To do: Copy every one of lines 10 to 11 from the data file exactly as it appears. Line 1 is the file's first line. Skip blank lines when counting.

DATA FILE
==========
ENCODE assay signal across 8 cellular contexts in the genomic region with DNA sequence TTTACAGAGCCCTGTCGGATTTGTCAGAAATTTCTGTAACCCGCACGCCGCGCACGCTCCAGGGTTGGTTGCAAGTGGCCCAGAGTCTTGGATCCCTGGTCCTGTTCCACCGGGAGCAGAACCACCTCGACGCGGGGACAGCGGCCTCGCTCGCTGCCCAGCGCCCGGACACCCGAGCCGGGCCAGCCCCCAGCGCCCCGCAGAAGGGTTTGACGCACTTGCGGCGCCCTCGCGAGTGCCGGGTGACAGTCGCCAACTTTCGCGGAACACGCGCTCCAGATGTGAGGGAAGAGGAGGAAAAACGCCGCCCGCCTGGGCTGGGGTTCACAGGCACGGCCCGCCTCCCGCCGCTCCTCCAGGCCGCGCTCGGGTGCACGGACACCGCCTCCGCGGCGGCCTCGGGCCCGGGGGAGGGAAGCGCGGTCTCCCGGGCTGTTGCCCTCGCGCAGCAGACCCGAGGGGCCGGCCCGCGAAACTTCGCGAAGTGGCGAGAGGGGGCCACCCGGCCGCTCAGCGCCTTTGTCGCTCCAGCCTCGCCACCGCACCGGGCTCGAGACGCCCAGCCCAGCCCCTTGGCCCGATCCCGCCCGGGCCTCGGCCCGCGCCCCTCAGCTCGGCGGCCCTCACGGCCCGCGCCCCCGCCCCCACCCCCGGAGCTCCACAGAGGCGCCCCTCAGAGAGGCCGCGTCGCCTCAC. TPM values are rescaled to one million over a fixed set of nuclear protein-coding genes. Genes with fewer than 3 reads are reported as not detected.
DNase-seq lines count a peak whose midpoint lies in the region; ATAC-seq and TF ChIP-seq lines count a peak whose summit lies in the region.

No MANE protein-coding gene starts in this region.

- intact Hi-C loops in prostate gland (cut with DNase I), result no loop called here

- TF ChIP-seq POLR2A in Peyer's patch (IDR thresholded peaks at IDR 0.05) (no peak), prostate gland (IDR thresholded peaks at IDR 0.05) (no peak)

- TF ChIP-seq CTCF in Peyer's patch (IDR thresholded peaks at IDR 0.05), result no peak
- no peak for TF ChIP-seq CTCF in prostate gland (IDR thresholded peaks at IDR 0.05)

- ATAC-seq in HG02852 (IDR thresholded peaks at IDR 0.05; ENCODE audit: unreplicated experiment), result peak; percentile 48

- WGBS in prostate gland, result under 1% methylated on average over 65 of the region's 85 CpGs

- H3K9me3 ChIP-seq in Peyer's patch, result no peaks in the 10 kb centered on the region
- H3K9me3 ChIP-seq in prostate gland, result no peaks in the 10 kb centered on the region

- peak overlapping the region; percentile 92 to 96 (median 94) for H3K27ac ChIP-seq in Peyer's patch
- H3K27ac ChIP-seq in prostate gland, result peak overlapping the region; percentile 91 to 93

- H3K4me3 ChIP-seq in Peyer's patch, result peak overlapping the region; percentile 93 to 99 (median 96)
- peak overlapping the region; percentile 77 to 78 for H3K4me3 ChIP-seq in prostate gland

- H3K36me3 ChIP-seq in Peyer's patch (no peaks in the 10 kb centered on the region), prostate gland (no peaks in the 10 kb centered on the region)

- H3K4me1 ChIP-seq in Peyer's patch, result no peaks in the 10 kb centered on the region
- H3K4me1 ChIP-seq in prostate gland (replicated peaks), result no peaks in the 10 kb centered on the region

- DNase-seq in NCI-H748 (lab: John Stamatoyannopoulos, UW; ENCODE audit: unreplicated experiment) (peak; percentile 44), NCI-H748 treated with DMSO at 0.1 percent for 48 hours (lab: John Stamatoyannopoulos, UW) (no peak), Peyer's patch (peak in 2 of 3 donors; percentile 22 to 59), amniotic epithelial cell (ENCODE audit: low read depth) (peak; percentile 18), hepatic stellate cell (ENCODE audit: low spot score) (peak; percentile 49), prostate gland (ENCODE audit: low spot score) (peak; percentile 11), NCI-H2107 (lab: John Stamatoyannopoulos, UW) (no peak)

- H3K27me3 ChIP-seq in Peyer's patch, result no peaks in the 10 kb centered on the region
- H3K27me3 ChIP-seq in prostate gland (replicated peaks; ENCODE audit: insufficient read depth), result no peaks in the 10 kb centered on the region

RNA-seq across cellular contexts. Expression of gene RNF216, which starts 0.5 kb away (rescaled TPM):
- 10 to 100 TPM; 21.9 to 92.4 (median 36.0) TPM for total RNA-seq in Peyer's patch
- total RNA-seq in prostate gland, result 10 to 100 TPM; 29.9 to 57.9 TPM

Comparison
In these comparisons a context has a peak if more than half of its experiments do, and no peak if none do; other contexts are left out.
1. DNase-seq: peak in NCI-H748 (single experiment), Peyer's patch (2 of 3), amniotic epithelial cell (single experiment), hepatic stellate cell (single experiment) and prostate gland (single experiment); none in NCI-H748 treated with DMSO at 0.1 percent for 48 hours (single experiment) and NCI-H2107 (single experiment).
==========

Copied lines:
- H3K9me3 ChIP-seq in Peyer's patch, result no peaks in the 10 kb centered on the region
- H3K9me3 ChIP-seq in prostate gland, result no peaks in the 10 kb centered on the region